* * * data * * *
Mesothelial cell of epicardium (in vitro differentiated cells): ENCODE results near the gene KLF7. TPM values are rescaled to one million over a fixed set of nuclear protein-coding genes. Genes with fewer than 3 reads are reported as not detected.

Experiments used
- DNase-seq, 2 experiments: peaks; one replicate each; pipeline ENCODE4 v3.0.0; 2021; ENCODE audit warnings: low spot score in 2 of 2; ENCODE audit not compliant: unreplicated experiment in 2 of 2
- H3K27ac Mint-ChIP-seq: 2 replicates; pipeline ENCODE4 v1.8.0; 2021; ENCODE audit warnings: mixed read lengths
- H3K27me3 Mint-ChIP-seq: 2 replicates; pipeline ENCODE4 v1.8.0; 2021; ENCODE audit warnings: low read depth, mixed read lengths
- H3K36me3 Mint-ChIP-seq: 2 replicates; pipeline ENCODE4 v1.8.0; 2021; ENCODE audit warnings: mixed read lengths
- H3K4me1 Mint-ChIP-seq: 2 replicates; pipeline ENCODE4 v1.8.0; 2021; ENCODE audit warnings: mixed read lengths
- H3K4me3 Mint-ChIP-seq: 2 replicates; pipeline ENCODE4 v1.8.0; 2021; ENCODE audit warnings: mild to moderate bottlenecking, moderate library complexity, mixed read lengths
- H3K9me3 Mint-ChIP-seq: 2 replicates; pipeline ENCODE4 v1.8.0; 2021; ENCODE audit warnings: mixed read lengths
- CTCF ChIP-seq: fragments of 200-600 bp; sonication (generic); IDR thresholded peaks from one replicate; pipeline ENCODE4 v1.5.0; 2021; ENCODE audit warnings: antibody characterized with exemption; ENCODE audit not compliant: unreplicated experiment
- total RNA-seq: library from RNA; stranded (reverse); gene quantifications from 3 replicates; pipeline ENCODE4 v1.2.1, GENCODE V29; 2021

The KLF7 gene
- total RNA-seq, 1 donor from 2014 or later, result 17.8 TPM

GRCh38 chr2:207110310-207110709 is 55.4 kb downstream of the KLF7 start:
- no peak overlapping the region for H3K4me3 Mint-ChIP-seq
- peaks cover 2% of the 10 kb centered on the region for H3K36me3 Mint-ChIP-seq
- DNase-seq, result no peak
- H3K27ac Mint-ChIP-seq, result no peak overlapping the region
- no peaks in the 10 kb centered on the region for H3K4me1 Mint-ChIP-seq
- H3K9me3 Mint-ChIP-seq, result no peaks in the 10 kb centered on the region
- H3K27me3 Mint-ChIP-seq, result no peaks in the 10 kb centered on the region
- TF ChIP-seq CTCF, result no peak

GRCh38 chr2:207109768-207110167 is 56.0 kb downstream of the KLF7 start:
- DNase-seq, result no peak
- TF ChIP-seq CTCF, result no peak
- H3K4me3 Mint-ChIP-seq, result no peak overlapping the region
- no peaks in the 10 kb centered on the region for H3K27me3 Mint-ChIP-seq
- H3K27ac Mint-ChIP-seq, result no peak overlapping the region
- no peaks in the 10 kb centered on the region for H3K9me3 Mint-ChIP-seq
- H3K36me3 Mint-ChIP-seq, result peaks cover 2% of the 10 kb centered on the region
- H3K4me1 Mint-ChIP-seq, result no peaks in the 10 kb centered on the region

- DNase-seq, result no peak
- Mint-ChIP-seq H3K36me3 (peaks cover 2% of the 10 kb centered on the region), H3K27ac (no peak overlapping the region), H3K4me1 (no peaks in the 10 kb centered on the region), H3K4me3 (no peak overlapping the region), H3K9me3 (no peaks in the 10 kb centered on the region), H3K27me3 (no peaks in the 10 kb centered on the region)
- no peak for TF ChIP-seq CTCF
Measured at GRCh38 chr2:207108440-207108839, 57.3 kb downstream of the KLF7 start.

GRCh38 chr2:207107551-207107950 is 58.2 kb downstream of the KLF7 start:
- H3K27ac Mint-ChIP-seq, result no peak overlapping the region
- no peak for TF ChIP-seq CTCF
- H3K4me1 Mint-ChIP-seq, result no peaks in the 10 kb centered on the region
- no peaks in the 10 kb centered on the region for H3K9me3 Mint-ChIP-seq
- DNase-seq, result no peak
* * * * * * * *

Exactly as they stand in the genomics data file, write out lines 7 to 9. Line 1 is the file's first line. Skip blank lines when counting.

- H3K4me1 Mint-ChIP-seq: 2 replicates; pipeline ENCODE4 v1.8.0; 2021; ENCODE audit warnings: mixed read lengths
- H3K4me3 Mint-ChIP-seq: 2 replicates; pipeline ENCODE4 v1.8.0; 2021; ENCODE audit warnings: mild to moderate bottlenecking, moderate library complexity, mixed read lengths
- H3K9me3 Mint-ChIP-seq: 2 replicates; pipeline ENCODE4 v1.8.0; 2021; ENCODE audit warnings: mixed read lengths